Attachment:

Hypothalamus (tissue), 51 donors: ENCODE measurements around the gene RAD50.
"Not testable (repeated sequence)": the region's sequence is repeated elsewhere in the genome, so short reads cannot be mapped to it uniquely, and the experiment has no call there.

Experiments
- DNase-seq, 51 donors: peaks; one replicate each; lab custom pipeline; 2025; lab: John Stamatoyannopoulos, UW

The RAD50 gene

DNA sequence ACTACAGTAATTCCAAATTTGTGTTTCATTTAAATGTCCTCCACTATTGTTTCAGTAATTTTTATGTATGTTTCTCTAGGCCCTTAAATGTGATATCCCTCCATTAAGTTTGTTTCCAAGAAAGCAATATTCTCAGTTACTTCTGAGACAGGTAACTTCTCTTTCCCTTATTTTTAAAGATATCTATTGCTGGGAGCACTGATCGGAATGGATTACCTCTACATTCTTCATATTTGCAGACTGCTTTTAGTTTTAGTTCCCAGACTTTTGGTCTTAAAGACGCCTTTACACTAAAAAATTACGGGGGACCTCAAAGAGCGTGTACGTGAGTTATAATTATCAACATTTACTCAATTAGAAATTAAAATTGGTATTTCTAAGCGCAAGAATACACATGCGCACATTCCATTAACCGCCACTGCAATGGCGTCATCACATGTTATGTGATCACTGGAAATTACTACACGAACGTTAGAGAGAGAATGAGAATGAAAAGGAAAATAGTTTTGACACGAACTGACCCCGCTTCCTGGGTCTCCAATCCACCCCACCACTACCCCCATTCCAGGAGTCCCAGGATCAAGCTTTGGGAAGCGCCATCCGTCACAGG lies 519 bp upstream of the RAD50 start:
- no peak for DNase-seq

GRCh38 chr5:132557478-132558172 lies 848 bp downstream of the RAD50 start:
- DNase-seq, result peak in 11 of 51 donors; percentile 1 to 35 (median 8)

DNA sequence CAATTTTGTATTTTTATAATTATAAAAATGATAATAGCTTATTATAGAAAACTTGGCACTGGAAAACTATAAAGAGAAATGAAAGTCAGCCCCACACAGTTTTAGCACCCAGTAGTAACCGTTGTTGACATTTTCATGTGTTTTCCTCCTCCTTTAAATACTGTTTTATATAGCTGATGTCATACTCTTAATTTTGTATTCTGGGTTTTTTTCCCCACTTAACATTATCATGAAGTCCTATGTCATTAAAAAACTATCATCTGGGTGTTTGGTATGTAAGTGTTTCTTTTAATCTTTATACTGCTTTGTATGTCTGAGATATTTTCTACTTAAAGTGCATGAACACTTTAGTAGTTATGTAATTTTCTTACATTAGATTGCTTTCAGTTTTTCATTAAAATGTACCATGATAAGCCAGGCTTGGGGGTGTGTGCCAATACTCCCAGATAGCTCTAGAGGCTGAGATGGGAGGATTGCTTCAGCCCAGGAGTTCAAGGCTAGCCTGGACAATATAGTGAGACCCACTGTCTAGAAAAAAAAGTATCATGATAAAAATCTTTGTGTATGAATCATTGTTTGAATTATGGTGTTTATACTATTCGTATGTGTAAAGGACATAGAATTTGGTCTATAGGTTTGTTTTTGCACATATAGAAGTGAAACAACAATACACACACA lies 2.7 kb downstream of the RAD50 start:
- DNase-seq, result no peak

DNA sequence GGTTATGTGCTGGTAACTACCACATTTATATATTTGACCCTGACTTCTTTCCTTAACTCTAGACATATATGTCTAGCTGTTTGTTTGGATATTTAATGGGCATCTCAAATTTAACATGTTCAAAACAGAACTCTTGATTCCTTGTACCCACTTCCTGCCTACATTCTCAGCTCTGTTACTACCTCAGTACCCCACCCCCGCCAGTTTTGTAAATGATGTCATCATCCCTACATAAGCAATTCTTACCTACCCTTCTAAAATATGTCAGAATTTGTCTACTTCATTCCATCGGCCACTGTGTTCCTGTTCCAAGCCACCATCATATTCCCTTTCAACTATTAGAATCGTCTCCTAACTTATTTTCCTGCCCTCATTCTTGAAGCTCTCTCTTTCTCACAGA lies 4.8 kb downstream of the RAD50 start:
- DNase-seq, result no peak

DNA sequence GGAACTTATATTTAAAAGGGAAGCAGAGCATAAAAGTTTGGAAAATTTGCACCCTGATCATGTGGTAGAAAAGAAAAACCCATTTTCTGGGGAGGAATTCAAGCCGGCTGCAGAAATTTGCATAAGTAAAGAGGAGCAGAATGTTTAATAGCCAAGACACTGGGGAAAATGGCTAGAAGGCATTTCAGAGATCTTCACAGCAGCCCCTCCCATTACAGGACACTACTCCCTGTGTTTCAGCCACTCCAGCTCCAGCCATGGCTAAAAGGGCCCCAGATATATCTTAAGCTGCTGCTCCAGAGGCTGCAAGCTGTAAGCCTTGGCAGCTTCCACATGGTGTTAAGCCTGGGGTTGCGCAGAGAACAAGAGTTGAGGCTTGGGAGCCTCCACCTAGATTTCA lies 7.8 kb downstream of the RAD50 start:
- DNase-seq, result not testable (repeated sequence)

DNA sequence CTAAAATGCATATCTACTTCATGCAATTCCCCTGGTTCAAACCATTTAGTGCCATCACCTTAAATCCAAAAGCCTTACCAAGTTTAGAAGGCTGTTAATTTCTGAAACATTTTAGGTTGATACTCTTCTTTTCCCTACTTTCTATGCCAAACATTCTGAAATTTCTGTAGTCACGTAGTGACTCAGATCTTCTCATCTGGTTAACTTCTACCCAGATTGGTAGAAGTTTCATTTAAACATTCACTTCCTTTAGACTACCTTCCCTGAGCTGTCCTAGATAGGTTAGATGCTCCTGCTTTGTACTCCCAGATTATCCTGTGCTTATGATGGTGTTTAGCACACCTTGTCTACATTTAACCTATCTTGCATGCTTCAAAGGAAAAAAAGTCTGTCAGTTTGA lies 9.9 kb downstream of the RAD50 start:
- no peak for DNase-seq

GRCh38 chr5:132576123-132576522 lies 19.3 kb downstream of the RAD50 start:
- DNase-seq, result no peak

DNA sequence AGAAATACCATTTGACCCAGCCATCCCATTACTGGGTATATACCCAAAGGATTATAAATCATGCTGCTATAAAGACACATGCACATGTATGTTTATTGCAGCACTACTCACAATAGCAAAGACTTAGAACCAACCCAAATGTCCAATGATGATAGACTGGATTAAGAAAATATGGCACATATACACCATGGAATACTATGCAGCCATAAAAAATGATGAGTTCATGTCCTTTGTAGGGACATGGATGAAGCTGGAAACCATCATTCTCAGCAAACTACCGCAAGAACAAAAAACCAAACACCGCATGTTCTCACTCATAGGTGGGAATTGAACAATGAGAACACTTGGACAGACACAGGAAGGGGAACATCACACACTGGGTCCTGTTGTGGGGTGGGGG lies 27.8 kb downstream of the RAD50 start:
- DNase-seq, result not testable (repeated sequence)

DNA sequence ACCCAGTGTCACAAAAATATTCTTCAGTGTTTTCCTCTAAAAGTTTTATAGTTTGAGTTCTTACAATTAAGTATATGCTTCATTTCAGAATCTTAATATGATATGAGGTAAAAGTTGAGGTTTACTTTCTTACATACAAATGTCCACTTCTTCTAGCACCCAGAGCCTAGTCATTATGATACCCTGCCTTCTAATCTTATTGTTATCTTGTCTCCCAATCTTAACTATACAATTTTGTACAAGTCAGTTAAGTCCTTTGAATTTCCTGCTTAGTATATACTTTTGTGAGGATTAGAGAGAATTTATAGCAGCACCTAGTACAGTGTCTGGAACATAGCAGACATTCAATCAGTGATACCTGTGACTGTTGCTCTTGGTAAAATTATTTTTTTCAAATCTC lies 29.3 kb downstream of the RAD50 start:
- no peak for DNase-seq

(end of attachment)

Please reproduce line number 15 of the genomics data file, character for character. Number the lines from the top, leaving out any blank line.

- DNase-seq, result not testable (repeated sequence)